[00:01:11] This first one is from Jode writer or Jody writer, great topics and fun discussion. Five stars. Loved the episode on the Oregon trail. Love the info on Fort Laramie. The hosts really played well on each other. The next one is from mom’s overcoming overwhelm. History comes alive five stars history comes alive with husband and wife team Scott and Jen They have a great rapport and are passionate about sharing little known history with listeners I also like the audio that is weaved into the episodes.

[00:01:42] Thank you for that I really as me as the producer. I really appreciate that It feels very NPR ish in the best way informative entertaining and engaging Great job, Scott and Jen, Sincerely, Emily. Emily, thank you for the thorough review. I really do appreciate the little aside on the production side of things, because I do, I try to put effort into it when I can.

[00:02:05] Last one is from HeyHeyRayJay. with a bunch of numbers at the end. Wow. Five stars. The show I didn’t know I needed. I love history and this entire concept and production is fantastic. So thank you to the three of you and to people who’ve left podcast reviews for us on Apple podcasts or five star reviews on Spotify or elsewhere before we have been seeing an upload and uptick in our download numbers.

[00:02:30] And so we truly appreciate that. Just

[00:02:40] moving straight into the topic because it’s. going to be obvious from the episode title. We went and visited Mount Rushmore, the classic place for family, families here in the States to take their kids to, to do it. I did it when I was probably Maybe 14, 15, and now we finally got to take our family to this Incredibly historic and kind of significant American Icon American West icon car trip.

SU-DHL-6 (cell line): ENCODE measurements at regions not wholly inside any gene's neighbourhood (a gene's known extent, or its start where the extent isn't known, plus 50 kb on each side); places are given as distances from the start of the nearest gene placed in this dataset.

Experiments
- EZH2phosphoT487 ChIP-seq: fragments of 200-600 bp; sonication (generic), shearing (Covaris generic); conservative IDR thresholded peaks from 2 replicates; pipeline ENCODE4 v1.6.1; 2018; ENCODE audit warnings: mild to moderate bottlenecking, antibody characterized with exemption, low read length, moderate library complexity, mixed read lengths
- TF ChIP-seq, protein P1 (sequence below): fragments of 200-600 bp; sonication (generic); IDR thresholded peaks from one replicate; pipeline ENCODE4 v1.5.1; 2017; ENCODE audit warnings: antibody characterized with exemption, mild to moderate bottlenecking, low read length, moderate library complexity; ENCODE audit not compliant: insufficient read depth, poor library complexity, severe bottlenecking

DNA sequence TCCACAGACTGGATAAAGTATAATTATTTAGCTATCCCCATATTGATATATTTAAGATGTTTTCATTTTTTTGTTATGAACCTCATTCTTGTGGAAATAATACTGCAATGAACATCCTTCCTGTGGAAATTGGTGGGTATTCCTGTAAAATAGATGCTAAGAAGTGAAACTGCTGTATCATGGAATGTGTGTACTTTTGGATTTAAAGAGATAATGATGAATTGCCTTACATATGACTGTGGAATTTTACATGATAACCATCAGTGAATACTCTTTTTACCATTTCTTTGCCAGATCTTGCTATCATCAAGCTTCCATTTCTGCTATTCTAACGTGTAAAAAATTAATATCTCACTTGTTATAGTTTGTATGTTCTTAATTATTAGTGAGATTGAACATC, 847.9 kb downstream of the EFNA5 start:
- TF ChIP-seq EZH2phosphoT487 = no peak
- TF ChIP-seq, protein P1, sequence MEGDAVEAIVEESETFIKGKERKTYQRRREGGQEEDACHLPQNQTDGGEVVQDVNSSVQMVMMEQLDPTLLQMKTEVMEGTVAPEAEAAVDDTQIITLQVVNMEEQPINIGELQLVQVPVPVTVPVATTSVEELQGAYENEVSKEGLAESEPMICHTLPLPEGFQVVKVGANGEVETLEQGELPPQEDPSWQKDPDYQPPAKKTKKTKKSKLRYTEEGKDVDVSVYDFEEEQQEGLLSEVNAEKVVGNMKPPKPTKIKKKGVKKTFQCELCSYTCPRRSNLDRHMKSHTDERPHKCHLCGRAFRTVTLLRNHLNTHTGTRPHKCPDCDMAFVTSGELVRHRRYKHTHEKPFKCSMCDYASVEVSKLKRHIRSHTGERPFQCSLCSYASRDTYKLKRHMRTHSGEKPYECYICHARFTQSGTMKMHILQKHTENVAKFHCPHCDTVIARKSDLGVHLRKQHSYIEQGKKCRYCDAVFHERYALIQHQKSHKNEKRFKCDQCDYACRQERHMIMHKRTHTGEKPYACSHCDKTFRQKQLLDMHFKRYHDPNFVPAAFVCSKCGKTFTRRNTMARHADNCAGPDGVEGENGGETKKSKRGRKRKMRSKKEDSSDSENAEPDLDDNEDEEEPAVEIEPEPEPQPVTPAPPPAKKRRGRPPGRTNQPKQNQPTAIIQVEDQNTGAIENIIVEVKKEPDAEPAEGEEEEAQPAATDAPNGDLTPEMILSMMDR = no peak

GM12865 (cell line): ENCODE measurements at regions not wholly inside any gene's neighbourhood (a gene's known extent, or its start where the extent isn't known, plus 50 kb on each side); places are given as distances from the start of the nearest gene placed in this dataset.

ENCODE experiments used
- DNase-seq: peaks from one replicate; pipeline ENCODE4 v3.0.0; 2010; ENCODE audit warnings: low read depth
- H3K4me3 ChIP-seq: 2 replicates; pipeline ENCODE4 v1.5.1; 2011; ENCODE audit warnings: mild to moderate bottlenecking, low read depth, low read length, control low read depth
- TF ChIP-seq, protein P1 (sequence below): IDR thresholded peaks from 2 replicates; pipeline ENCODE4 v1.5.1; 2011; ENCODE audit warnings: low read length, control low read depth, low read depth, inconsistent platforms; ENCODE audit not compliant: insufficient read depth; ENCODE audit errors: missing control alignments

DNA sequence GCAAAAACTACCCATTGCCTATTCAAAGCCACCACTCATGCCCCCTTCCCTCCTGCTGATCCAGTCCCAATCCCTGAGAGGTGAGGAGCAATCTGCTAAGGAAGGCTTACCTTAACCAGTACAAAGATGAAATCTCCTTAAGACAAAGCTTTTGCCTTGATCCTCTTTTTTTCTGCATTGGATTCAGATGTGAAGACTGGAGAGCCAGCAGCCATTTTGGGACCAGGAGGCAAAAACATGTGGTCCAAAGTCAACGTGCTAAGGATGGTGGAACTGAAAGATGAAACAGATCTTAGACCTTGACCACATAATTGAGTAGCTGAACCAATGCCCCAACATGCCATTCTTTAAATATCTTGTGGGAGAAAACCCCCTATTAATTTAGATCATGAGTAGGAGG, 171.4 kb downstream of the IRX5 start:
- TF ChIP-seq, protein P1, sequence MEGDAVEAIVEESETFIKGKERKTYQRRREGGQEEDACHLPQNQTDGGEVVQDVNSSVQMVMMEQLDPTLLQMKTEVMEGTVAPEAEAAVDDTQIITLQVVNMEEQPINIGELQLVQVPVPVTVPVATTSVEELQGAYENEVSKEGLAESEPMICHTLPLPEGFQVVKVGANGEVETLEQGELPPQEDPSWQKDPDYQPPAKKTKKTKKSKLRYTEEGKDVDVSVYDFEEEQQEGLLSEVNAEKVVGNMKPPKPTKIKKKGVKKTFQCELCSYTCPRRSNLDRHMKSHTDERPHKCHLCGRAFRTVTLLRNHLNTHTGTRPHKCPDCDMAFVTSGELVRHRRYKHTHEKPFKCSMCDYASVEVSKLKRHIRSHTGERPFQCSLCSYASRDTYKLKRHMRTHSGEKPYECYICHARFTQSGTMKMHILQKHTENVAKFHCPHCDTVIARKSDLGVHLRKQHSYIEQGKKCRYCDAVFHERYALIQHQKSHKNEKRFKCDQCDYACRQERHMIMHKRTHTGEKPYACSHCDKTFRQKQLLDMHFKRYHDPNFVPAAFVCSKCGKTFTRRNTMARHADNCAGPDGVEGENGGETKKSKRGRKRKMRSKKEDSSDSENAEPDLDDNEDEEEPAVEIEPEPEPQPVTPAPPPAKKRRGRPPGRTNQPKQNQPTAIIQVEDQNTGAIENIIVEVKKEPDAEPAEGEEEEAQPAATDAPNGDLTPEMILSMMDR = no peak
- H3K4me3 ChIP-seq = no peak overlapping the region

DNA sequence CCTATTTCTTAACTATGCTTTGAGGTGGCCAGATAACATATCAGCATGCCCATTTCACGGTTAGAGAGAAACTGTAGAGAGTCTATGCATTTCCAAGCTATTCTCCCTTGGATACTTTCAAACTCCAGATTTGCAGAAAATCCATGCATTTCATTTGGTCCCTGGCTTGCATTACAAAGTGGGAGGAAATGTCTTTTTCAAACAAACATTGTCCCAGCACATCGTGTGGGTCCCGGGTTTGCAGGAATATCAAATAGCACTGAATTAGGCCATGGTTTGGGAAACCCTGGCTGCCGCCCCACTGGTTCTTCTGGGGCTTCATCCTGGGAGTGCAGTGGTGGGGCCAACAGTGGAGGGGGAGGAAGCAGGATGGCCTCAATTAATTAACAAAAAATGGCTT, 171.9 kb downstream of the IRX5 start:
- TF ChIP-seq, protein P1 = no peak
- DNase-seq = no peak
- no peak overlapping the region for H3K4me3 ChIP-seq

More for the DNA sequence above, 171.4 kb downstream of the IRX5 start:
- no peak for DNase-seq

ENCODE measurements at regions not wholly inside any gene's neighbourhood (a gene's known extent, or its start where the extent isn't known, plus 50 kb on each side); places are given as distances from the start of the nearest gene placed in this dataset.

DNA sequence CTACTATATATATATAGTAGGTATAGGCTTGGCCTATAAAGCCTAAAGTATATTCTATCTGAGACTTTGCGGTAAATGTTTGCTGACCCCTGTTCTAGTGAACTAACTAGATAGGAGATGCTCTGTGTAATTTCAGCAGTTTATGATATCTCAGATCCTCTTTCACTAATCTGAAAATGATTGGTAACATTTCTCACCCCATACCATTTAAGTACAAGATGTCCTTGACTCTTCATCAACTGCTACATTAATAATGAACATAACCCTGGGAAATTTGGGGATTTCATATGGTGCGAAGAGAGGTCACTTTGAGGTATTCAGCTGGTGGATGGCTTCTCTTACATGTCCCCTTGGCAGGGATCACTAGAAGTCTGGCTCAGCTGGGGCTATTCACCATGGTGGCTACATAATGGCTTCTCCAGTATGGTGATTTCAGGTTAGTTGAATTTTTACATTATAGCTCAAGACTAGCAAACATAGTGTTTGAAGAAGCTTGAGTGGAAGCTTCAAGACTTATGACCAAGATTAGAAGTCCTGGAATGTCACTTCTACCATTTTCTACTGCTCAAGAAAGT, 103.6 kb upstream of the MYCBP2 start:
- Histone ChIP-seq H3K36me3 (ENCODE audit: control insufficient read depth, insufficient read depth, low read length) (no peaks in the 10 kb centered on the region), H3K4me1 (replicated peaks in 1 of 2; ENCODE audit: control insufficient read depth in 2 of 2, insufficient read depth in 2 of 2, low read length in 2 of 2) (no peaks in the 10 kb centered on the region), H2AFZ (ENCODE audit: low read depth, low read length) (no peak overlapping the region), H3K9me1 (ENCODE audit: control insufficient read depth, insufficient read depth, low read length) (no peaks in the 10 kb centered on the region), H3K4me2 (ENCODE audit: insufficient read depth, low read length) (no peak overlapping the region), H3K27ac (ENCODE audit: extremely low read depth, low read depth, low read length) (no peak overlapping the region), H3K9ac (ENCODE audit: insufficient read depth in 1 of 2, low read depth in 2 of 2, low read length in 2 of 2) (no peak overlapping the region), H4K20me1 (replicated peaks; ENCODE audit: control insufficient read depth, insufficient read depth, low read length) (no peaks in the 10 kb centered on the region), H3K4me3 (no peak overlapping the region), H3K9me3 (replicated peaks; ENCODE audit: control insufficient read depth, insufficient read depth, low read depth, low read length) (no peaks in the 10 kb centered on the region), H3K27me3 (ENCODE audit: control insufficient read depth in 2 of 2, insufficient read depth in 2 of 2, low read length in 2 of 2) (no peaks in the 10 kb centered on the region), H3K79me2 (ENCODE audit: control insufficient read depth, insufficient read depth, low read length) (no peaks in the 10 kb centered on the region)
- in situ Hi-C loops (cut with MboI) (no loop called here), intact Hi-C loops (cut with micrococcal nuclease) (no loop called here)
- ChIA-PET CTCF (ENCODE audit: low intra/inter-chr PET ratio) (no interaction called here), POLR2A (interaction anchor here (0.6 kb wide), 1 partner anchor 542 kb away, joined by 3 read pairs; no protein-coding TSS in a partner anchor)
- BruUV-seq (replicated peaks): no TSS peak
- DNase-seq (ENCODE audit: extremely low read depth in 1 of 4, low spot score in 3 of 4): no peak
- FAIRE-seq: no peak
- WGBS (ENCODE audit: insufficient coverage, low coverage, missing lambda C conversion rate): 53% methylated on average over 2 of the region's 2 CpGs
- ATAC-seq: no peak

[00:03:07] Yeah place. Yes a Mount

[00:03:09] Jenn: Rushmore. It’s very well visited I think we talked about it has 2. 5 million visitors a year. They’re hoping to top Uh, three million here in the next coming year. It is the quintessential American road trip destination part of the trip. It’s in the lower Southwest part of South Dakota in the Black Hills area.

[00:03:30] So if you’re hitting Mount Rushmore, Crazy Horse, Custer Battlefield, Devil’s Tower, they’re all in the general vicinity. That’s why it’s It coincides with a road trip.

[00:03:41] Scott: Well, and the nice thing is, and that I just didn’t realize about it, it’s a very quick and easy visit. It is. It’s not a huge, the, the core of Mount Rushmore, if you’ve never been, or if you’re thinking about going either this summer or next summer in the future, whenever you’re listening to this episode, it’s a very easy visit.